Article

Locating mammalian transcription factor binding sites: a survey of computational and experimental techniques

Genomic Functional Analysis Section, National Human Genome Research Institute, National Institutes of Health, Rockville, Maryland 20878, USA.
Genome Research (Impact Factor: 13.85). 01/2007; 16(12):1455-64. DOI: 10.1101/gr.4140006
Source: PubMed

ABSTRACT Fields such as genomics and systems biology are built on the synergism between computational and experimental techniques. This type of synergism is especially important in accomplishing goals like identifying all functional transcription factor binding sites in vertebrate genomes. Precise detection of these elements is a prerequisite to deciphering the complex regulatory networks that direct tissue specific and lineage specific patterns of gene expression. This review summarizes approaches for in silico, in vitro, and in vivo identification of transcription factor binding sites. A variety of techniques useful for localized- and high-throughput analyses are discussed here, with emphasis on aspects of data generation and verification.

Download full-text

Full-text

Available from: Peggy J Farnham, Dec 18, 2013
0 Followers
 · 
176 Views
  • Source
    [Show abstract] [Hide abstract]
    ABSTRACT: Functional annotation of the genome is important to understand the phenotypic complexity of various species. The road toward functional annotation involves several challenges ranging from experiments on individual molecules to large-scale analysis of high-throughput sequencing (HTS) data. HTS data is typically a result of the protocol designed to address specific research questions. The sequencing results in reads, which when mapped to a reference genome often leads to the formation of distinct patterns (read profiles). Interpretation of these read profiles is essential for their analysis in relation to the research question addressed. Several strategies have been employed at varying levels of abstraction ranging from a somewhat ad hoc to a more systematic analysis of read profiles. These include methods which can compare read profiles, e.g., from direct (non-sequence based) alignments to classification of patterns into functional groups. In this review, we highlight the emerging applications of read profiles for the annotation of non-coding RNA and cis-regulatory elements (CREs) such as enhancers and promoters. We also discuss the biological rationale behind their formation.
    Frontiers in Genetics 05/2015; 6:188. DOI:10.3389/fgene.2015.00188
  • Source
    [Show abstract] [Hide abstract]
    ABSTRACT: The investigation of metabolic regulation at the transcriptional level presents different challenges than those encountered in the study of other important problems like development or cancer. Levels of key components like glucose, insulin, and lipids can be modulated but rarely change in an all-or-none fashion, necessitating quantitative techniques that can be applied to multiple tissues and systems. This review examines recent advances in methods for studying transcriptional regulation, with special emphasis on metabolic science. We compare these methods for investigators trying to decide on the best approach for their particular physiological paradigm or model system.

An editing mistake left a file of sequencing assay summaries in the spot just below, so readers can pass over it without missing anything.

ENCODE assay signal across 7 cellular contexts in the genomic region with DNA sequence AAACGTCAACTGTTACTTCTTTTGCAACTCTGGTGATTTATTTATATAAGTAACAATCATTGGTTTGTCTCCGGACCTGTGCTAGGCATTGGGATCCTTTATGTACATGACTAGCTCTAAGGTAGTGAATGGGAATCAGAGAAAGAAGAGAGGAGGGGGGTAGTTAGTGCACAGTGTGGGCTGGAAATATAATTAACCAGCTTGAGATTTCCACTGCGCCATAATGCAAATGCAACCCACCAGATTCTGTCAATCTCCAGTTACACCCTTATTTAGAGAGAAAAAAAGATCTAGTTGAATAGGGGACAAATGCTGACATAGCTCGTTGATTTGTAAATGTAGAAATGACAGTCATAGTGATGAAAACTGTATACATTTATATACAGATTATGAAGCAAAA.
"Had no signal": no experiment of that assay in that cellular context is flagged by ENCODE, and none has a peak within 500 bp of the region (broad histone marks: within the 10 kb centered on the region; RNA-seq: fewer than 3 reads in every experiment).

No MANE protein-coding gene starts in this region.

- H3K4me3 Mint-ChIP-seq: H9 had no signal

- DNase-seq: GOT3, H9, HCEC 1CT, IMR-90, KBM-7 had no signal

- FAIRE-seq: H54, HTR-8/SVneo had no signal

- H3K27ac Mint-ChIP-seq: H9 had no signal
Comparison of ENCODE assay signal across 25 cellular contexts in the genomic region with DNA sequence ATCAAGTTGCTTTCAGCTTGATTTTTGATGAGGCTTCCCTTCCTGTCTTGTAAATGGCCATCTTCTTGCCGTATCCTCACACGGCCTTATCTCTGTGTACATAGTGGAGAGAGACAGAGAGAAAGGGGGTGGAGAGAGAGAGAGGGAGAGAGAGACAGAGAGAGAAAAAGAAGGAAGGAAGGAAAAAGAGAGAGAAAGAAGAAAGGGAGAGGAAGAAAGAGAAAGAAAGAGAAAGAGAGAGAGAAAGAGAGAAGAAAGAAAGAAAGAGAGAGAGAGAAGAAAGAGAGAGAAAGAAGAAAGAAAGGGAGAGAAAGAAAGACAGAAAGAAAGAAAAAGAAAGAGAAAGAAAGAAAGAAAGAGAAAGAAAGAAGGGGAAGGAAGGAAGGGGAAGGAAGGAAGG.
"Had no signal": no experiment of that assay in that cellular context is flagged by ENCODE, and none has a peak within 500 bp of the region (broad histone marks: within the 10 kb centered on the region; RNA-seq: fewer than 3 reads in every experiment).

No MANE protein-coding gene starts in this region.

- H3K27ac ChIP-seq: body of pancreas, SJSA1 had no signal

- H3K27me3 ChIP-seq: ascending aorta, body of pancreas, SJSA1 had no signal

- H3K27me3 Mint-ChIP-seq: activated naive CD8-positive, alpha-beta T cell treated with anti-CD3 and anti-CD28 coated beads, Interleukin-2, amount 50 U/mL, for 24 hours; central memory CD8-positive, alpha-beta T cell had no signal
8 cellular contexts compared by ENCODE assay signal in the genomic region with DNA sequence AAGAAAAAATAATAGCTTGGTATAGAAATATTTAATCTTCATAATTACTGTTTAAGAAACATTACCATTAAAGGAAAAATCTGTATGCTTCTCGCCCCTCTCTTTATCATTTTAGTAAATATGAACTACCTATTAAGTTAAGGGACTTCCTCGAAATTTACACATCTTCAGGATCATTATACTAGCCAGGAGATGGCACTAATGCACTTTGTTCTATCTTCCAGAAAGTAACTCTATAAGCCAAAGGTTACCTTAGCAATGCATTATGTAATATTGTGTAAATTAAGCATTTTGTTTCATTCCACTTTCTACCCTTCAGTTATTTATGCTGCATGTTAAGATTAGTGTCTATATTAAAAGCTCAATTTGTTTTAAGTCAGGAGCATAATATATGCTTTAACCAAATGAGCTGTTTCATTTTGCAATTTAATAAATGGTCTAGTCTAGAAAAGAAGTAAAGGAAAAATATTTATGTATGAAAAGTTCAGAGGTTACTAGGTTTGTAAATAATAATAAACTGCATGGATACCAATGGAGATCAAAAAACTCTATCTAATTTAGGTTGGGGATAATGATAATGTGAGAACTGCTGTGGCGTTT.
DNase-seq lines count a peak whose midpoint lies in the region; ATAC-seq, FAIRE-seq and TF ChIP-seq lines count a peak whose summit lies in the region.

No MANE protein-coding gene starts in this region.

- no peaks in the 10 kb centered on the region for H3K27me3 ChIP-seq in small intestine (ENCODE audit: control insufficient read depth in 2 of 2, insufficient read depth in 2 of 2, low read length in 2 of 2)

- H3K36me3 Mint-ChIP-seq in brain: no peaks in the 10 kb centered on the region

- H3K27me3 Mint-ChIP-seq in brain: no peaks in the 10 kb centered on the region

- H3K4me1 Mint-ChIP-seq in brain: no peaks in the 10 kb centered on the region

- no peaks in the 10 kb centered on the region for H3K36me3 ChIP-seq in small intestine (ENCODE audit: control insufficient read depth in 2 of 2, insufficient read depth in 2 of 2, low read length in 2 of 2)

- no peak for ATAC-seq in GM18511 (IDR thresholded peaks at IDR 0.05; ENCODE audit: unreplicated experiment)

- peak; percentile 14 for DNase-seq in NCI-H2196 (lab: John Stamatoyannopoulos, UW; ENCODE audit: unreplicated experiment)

Cell metabolism 12/2011; 14(6):739-45. DOI:10.1016/j.cmet.2011.11.007 · 16.75 Impact Factor
  • Source
    [Show abstract] [Hide abstract]
    ABSTRACT: A major prerequisite for the investigation of tissue-specific processes is the identification of cis-regulatory elements. No generally applicable technique is available to distinguish them from any other type of genomic non-coding sequence. Therefore, researchers often have to identify these elements by elaborate in vivo screens, testing individual regions until the right one is found. Here, based on many examples from the literature, we summarize how functional enhancers have been isolated from other elements in the genome and how they have been characterized in transgenic animals. Covering computational and experimental studies, we provide an overview of the global properties of cis-regulatory elements, like their specific interactions with promoters and target gene distances. We describe conserved non-coding elements (CNEs) and their internal structure, nucleotide composition, binding site clustering and overlap, with a special focus on developmental enhancers. Conflicting data and unresolved questions on the nature of these elements are highlighted. Our comprehensive overview of the experimental shortcuts that have been found in the different model organism communities and the new field of high-throughput assays should help during the preparation phase of a screen for enhancers. The review is accompanied by a list of general guidelines for such a project.
    Developmental Biology 02/2011; 350(2):239-54. DOI:10.1016/j.ydbio.2010.11.026 · 3.64 Impact Factor